Nigerian militants vow to expand attacks

The main armed group in southern Nigeria said on Wednesday it will resume attacks on the oil industry when its ceasefire expires on October 15.

The Movement for the Emancipation of the Niger Delta (Mend) dismissed a government amnesty programme as a “charade” and warned it would no longer limit its attacks to pipelines.

“The Movement for the Emancipation of the Niger Delta will resume with attacks against the oil industry at the expiration of our ceasefire,” the group said in an email.

The armed group had on July 15 declared a 60-day ceasefire, which it extended by 30 days on September 15.

“Mend considers this next phase of our struggle as the most critical as we intend to end 50 years of slavery of the people of the Niger Delta by the Nigerian government, a few individuals and the Western oil companies once and for all,” the text said.

The group warned oil companies “to disregard” what it called government “propaganda” by saying that the amnesty was a success.

“In this next phase, we will burn down all attacked installations and no longer limit our attacks to the destruction of pipelines,” said Mend, which has always expressed its reservations about the amnesty for militants.

President Umaru Yar’Adua declared in June an unconditional amnesty for all Niger Delta militants who surrendered their arms and embraced peace.

The amnesty, which officially came into operation on August 6, ended on October 4 and authorities have described it as a success.

Information Minister Dora Akunyili said on Wednesday that the militants’ “positive response” to the amnesty was “a major breakthrough” in government efforts to stem the wave of violence in Niger Delta.

The government is determined to take all necessary steps to “bring long lasting peace and development” to the region, she said in a statement.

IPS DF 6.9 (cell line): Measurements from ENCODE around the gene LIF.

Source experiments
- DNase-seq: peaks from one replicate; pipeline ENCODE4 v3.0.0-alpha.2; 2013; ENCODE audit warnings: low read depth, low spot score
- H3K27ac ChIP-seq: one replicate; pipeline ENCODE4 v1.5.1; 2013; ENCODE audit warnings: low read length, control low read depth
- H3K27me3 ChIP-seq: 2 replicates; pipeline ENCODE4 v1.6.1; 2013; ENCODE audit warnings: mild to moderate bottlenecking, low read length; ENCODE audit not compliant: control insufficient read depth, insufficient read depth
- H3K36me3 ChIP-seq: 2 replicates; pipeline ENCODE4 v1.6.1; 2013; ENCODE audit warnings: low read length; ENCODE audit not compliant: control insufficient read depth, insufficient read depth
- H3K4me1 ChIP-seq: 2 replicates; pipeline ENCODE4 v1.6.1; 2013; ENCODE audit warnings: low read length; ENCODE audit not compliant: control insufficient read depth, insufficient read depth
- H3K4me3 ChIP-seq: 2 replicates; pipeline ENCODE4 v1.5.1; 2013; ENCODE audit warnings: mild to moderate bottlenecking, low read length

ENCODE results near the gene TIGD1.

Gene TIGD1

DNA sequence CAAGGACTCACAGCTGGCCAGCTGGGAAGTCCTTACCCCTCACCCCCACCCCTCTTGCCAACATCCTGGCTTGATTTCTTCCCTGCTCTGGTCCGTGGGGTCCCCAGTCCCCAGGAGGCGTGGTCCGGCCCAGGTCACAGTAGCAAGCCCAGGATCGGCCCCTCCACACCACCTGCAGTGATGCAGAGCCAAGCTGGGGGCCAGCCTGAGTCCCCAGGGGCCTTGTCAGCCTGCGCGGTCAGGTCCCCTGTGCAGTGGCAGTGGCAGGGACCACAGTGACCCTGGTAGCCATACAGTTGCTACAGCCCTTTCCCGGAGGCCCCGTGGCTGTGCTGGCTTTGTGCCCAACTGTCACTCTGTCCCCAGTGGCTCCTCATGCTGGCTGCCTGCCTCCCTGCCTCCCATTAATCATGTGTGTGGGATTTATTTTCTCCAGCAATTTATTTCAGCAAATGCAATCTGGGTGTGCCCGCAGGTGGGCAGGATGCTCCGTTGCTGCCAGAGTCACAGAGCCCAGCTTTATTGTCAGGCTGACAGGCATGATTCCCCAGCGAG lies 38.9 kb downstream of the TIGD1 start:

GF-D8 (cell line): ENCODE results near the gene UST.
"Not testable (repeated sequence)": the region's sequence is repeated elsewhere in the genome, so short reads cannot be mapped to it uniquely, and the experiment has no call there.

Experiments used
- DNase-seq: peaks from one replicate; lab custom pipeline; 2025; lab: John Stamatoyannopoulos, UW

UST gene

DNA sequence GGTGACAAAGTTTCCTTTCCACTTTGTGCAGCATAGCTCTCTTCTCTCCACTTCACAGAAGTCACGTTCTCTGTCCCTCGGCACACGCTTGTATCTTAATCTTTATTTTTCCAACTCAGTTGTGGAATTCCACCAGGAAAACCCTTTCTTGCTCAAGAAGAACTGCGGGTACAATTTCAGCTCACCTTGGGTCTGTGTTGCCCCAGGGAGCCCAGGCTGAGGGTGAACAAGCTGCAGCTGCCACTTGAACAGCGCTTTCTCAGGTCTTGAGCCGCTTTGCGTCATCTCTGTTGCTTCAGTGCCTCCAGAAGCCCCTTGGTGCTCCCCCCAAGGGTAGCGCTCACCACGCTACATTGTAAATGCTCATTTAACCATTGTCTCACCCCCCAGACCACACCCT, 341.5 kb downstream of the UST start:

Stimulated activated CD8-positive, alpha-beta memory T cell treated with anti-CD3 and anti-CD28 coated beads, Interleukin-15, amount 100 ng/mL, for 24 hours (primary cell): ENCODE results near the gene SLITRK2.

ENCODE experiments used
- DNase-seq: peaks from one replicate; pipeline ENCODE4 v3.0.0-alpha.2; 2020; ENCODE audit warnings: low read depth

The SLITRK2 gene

Mend said most of those who surrendered their arms as militants at different locations in the region under the amnesty were “rented by the government in the hope that real militants would be persuaded to emerge”.

It described the exercise as “fraud” and a “charade” and that the recovered weapons were purchased for the purpose.

“The government does not have up to two thousand of the several thousand weapons in the delta to show for this shameless charade,” it added.

Mend said it would not be represented at a meeting the government has convened with stakeholders in the Niger Delta crisis on Friday. “The government, in trying to further insult the people of the Niger Delta, has selected to ‘dialogue’ with a class of individuals it can very easily manage,” Mend said.

It accused the government of planning to sell lands of the people of the Niger Delta without consultations.

“We will fight for our land with the last drop of our blood, regardless of how many people the government of Nigeria and the oil companies are successful in bribing.

Niger Delta militants launched an armed insurgency in 2006, saying they were fighting for a fairer distribution of oil revenues to the region’s impoverished communities.

Violence in the volatile region in the past three years—characterised by killings, abduction of mostly foreign oil workers and sabotaging of oil pipelines and facilities—sharply knocked the country’s oil output.—Sapa-AFP


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